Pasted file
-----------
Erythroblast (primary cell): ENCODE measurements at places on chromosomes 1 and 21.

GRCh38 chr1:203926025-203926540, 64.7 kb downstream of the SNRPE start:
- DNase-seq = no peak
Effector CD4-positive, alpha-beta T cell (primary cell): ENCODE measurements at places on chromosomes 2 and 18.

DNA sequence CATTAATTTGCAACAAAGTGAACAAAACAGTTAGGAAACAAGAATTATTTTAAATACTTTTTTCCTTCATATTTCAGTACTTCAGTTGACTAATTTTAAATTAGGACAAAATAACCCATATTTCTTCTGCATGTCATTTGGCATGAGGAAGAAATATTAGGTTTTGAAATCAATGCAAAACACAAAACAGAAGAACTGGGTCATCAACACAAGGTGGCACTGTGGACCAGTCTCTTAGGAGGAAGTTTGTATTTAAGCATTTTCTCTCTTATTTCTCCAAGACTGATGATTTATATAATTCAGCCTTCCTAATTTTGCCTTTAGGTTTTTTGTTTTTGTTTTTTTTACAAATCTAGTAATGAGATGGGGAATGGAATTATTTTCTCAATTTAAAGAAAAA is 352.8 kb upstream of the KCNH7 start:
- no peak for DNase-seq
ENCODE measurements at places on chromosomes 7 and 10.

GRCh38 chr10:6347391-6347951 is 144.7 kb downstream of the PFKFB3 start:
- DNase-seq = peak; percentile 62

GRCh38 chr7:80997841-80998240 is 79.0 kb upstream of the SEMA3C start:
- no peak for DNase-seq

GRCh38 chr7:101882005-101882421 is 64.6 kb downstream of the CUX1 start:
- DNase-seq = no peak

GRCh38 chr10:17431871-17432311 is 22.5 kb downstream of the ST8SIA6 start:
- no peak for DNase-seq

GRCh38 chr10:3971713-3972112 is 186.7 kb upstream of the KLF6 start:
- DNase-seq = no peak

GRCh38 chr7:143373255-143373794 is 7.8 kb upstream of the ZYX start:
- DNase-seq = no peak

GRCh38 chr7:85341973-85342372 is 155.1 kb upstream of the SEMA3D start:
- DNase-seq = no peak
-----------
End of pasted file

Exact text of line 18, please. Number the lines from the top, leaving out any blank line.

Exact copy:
GRCh38 chr7:143373255-143373794 is 7.8 kb upstream of the ZYX start: